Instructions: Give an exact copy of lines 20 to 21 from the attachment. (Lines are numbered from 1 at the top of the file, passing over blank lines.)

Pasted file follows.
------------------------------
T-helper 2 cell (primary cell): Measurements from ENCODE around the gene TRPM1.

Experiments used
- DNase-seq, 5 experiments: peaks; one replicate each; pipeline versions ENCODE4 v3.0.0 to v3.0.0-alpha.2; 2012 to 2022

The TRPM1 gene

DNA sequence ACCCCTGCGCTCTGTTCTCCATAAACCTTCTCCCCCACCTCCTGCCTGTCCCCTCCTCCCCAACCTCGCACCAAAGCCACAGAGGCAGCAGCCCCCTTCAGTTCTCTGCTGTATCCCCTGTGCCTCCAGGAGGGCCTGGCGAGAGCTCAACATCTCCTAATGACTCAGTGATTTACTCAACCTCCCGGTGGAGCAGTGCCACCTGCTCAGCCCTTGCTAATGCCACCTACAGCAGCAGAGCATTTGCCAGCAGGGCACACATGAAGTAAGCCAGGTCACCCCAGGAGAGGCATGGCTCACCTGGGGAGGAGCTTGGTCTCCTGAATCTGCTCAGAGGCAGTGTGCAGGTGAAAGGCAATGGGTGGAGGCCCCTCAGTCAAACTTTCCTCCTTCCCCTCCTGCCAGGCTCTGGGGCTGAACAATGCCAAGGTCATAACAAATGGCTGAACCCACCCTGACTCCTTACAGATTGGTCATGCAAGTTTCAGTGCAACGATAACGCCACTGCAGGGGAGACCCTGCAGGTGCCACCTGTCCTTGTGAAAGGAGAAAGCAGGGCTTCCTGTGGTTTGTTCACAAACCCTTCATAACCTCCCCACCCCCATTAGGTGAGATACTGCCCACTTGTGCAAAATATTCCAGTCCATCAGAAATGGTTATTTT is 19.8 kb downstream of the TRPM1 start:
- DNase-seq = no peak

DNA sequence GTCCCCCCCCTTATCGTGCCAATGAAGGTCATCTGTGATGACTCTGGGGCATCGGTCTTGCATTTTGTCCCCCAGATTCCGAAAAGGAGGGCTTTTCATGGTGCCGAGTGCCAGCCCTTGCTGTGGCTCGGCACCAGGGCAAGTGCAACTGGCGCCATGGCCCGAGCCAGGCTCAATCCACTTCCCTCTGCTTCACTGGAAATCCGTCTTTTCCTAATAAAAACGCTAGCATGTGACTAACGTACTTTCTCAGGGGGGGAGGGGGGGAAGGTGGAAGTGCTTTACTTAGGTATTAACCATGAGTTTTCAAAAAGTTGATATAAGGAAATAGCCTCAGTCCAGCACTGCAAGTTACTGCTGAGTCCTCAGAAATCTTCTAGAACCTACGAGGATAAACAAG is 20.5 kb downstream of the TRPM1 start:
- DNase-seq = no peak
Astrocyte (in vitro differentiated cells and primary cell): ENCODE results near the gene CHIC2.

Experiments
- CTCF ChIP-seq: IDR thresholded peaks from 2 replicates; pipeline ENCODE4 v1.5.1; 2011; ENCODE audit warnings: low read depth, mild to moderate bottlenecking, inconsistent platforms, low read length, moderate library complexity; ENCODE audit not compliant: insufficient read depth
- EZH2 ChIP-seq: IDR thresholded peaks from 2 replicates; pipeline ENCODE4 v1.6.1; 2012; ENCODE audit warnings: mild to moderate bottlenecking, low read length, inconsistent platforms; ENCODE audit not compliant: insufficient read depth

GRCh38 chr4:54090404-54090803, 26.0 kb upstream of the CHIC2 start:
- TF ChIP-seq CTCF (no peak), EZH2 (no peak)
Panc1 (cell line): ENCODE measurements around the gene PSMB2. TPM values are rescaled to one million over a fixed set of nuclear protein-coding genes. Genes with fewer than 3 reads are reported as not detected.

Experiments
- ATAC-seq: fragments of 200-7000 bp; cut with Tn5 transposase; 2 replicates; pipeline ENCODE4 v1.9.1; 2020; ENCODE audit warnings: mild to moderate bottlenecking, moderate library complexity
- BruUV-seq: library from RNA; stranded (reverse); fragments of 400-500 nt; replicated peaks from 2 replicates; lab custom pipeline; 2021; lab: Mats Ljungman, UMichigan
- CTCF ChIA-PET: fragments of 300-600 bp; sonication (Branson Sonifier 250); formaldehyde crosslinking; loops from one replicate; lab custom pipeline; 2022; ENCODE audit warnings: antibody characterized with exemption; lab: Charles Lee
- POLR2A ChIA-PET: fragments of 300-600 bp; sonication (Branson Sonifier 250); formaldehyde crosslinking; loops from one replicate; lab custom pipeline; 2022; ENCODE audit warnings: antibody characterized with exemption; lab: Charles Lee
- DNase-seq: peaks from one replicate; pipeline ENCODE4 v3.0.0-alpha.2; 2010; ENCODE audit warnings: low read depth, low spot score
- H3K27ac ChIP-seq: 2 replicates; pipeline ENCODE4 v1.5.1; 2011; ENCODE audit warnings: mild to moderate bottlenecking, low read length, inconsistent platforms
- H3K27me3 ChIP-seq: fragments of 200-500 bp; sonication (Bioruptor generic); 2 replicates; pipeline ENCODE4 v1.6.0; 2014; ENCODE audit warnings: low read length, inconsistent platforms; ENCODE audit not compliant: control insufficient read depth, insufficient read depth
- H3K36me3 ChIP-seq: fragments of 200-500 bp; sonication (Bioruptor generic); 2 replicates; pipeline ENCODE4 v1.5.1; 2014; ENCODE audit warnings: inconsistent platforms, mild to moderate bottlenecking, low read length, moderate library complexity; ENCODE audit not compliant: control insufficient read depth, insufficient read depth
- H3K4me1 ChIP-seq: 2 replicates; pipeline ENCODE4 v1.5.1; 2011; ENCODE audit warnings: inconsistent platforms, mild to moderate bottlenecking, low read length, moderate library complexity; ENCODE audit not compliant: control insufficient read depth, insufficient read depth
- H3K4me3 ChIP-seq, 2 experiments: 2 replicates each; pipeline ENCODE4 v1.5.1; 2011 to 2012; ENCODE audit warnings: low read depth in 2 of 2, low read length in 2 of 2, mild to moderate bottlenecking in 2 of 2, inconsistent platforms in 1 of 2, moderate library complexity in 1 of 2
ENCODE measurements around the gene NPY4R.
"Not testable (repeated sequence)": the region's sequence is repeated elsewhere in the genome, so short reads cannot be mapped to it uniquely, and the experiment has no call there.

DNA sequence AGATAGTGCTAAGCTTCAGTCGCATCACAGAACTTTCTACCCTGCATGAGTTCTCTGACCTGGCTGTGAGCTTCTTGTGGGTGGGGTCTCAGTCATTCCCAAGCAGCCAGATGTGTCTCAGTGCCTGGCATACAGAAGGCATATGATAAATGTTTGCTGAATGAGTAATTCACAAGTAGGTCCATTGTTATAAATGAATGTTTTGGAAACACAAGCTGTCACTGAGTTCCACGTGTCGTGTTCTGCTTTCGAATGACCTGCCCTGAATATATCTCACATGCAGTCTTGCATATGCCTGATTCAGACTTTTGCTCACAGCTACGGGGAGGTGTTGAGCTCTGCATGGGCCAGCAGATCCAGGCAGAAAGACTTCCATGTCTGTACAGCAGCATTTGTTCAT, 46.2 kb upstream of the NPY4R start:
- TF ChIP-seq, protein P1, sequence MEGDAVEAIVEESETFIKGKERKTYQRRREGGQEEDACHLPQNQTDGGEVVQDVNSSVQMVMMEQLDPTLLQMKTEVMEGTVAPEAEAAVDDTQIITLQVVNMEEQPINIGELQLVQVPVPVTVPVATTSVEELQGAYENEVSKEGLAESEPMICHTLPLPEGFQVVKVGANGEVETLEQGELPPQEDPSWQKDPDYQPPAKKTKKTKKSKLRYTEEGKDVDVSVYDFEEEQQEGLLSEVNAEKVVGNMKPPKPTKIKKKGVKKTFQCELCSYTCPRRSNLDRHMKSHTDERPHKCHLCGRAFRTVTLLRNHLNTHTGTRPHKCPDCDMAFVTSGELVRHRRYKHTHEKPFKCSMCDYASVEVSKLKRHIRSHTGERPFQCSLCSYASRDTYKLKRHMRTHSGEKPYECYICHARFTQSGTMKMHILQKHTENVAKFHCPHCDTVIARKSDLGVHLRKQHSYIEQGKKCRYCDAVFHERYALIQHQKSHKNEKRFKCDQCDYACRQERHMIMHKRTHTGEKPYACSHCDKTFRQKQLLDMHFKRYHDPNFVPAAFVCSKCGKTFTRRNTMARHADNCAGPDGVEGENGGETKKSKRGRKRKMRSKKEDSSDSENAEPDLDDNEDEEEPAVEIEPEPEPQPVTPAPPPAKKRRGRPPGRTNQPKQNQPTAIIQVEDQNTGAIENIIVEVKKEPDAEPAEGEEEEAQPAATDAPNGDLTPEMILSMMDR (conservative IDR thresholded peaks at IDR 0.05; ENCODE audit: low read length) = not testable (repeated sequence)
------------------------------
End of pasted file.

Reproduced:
- POLR2A ChIA-PET: fragments of 300-600 bp; sonication (Branson Sonifier 250); formaldehyde crosslinking; loops from one replicate; lab custom pipeline; 2022; ENCODE audit warnings: antibody characterized with exemption; lab: Charles Lee
- DNase-seq: peaks from one replicate; pipeline ENCODE4 v3.0.0-alpha.2; 2010; ENCODE audit warnings: low read depth, low spot score